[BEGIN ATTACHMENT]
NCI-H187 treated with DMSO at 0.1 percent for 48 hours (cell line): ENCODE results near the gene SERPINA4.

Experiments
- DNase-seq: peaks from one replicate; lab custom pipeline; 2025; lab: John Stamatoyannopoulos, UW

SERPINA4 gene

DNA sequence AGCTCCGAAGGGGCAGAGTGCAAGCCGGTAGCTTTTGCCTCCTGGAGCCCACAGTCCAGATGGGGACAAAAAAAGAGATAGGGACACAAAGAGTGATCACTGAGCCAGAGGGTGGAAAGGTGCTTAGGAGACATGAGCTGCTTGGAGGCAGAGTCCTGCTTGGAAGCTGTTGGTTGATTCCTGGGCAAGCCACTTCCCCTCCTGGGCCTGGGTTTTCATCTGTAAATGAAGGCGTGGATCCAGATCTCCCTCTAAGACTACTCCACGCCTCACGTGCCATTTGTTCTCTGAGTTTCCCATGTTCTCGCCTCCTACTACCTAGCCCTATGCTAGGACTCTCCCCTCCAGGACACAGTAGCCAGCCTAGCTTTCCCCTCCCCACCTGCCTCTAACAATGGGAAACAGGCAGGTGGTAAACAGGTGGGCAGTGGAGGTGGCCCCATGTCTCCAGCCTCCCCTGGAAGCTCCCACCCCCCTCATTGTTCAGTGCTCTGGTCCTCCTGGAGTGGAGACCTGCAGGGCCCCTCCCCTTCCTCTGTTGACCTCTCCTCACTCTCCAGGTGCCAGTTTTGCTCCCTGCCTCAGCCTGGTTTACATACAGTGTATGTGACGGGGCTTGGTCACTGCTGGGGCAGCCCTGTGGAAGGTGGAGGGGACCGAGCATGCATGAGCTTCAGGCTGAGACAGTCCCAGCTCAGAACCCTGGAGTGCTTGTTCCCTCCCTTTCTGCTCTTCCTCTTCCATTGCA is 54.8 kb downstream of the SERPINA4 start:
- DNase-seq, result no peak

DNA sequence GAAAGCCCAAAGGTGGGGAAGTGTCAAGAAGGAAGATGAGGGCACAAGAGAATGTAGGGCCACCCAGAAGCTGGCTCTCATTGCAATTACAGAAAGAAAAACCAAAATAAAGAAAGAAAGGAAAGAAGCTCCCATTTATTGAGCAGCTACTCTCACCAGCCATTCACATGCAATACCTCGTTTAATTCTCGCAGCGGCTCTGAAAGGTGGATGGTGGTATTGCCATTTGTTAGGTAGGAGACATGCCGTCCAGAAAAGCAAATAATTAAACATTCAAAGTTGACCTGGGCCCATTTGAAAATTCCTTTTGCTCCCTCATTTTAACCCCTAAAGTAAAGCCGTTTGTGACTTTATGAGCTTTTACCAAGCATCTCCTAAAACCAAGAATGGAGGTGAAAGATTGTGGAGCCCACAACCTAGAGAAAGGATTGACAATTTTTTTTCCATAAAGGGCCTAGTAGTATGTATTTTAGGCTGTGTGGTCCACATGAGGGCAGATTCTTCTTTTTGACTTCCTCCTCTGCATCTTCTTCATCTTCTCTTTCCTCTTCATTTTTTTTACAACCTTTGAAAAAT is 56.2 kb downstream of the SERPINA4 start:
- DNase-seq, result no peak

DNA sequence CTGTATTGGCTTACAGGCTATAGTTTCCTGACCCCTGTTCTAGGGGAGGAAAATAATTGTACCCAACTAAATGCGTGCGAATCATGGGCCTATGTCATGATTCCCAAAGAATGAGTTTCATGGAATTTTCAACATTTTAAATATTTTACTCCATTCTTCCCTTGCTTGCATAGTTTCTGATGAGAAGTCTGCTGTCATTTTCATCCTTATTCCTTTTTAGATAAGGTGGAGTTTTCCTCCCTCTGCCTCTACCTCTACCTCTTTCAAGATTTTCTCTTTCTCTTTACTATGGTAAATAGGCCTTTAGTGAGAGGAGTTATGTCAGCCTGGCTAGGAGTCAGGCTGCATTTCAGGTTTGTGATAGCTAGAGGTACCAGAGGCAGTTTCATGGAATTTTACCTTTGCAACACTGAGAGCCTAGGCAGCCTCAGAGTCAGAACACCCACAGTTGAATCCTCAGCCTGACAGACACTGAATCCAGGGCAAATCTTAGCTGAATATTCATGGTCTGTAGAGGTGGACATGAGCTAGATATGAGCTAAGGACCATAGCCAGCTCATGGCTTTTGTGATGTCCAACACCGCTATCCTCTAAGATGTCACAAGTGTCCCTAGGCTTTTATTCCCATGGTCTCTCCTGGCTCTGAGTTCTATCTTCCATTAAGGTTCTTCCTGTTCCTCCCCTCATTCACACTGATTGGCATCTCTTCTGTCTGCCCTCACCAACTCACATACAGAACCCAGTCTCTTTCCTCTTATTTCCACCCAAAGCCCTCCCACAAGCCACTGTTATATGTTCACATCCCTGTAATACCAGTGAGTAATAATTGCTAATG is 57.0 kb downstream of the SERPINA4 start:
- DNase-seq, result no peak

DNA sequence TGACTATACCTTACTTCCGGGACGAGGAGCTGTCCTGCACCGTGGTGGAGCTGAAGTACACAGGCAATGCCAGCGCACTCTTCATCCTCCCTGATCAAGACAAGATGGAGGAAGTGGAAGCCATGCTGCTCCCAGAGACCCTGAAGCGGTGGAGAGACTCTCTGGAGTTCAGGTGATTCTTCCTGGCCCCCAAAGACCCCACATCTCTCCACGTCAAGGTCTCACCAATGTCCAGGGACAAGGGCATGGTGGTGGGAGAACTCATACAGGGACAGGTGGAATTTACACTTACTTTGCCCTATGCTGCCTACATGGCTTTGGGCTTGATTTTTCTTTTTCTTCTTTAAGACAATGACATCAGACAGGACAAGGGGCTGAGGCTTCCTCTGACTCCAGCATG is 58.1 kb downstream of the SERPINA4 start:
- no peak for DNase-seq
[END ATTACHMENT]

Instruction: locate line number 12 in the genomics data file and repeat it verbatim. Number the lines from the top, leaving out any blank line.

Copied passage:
- no peak for DNase-seq